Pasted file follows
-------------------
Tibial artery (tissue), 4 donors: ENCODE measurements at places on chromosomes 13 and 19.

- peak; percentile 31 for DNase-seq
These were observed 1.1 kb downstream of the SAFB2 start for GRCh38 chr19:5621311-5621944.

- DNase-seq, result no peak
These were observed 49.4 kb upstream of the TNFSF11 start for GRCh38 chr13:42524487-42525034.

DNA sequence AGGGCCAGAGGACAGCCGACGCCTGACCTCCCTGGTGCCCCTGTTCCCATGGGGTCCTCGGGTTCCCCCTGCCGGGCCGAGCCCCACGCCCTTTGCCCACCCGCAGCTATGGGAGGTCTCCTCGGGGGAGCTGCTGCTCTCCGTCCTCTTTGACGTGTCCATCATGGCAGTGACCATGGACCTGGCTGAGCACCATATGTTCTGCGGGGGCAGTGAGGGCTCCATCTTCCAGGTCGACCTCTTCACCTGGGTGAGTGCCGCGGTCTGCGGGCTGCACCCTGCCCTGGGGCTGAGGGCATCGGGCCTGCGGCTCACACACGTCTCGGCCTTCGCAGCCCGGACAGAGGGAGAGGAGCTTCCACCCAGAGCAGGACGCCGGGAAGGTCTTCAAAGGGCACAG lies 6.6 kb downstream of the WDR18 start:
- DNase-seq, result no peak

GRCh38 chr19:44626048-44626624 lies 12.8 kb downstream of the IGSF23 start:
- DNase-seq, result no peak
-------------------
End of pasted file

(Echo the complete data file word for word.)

Tibial artery (tissue), 4 donors: ENCODE measurements at places on chromosomes 13 and 19.

- peak; percentile 31 for DNase-seq
These were observed 1.1 kb downstream of the SAFB2 start for GRCh38 chr19:5621311-5621944.

- DNase-seq, result no peak
These were observed 49.4 kb upstream of the TNFSF11 start for GRCh38 chr13:42524487-42525034.

DNA sequence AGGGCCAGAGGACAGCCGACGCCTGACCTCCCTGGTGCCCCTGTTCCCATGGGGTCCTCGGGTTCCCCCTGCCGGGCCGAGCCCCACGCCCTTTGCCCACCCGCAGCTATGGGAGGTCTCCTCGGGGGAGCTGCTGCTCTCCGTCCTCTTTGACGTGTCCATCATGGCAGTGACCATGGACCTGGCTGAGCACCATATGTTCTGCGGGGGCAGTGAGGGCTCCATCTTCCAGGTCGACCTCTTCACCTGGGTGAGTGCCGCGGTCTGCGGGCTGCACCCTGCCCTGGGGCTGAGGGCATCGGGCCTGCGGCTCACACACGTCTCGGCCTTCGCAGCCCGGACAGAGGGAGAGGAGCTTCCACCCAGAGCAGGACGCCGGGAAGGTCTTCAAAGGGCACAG lies 6.6 kb downstream of the WDR18 start:
- DNase-seq, result no peak

GRCh38 chr19:44626048-44626624 lies 12.8 kb downstream of the IGSF23 start:
- DNase-seq, result no peak